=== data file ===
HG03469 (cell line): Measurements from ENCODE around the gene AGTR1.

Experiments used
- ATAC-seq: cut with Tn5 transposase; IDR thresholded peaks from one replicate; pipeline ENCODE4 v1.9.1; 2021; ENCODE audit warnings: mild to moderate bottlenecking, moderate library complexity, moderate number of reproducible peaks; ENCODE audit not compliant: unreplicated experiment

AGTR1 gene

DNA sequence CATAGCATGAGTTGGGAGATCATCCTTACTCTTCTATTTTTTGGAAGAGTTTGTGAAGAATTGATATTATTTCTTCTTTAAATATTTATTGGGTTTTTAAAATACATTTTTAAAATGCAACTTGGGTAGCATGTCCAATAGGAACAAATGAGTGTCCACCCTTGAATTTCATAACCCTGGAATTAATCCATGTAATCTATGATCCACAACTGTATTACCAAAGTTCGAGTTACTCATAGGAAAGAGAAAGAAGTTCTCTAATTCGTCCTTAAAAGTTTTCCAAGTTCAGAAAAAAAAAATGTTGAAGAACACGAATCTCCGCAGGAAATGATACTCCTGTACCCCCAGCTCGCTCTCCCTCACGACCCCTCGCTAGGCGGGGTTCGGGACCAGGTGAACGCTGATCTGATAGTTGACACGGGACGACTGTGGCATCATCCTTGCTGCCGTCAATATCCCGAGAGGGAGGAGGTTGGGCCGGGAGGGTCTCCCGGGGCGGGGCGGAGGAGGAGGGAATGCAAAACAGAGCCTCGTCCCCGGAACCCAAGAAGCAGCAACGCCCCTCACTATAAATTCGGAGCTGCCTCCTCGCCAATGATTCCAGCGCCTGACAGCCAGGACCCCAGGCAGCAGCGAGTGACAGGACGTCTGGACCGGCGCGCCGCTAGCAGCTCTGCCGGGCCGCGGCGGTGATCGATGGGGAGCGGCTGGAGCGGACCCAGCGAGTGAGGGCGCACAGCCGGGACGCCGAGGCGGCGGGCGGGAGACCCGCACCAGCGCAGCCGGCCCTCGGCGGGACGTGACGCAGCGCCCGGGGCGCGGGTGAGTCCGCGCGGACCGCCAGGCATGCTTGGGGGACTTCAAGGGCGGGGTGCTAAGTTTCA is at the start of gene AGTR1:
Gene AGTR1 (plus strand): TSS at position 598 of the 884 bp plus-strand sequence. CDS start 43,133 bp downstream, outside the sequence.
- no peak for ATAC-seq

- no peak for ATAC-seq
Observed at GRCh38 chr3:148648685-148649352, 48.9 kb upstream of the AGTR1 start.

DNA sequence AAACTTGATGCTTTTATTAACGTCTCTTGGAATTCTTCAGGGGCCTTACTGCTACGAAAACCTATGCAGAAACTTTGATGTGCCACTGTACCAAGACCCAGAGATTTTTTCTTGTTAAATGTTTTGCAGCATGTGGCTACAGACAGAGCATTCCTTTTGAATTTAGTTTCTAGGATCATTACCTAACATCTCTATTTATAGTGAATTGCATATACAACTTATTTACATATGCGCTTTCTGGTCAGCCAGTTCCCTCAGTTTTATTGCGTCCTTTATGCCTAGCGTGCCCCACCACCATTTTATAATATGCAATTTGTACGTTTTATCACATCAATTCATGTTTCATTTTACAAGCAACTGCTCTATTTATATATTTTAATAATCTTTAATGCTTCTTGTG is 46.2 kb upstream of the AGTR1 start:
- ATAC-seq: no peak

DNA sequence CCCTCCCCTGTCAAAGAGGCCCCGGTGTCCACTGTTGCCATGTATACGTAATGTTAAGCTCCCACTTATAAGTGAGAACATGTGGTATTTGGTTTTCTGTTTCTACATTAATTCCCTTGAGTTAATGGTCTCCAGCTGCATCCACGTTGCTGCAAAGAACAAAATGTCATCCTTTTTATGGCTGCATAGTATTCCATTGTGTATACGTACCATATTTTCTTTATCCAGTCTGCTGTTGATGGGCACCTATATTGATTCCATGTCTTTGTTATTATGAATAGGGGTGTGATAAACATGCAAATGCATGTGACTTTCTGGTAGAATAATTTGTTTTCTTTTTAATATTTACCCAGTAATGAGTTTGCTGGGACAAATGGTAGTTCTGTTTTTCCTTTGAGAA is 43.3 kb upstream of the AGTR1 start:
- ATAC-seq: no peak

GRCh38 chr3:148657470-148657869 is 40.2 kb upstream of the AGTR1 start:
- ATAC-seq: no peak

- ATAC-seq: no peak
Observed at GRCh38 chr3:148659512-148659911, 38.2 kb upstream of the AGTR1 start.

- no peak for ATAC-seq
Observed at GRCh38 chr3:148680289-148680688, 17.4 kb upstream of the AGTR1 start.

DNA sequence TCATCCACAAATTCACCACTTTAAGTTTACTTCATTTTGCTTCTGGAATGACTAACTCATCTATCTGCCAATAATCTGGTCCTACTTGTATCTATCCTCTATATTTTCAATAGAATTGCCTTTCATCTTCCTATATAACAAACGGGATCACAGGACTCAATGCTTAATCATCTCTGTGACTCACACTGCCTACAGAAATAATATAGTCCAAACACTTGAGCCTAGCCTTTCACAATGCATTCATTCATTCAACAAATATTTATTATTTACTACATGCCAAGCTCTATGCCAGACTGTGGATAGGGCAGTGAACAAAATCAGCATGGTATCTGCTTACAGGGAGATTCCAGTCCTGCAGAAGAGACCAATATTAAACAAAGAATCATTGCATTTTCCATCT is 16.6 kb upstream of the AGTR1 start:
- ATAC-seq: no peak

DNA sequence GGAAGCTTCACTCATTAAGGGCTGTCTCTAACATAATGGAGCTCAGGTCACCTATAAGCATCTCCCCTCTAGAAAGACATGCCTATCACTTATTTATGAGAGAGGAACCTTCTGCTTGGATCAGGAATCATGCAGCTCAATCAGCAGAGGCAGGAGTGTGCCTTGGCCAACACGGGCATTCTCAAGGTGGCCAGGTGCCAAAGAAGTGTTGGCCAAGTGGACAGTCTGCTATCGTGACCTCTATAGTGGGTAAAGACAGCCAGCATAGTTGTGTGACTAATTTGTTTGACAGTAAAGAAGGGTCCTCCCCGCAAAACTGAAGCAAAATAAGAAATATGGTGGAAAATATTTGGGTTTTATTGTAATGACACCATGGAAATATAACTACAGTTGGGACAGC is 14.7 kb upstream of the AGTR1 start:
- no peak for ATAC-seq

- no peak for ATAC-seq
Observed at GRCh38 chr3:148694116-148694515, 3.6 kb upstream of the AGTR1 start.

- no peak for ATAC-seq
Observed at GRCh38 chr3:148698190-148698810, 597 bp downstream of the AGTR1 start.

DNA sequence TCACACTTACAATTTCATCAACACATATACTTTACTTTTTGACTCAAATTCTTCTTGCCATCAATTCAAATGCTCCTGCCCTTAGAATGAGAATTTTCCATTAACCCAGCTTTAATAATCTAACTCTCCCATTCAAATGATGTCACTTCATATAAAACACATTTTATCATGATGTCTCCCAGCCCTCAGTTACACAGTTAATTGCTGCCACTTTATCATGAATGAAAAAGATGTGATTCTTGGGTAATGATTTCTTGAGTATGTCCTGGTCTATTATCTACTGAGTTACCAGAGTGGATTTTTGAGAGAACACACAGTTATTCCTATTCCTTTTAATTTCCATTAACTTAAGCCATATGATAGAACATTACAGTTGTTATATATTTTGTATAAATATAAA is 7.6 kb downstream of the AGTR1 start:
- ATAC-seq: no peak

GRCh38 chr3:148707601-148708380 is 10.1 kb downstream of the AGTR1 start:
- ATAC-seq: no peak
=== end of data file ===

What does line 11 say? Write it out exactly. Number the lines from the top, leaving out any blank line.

- ATAC-seq: no peak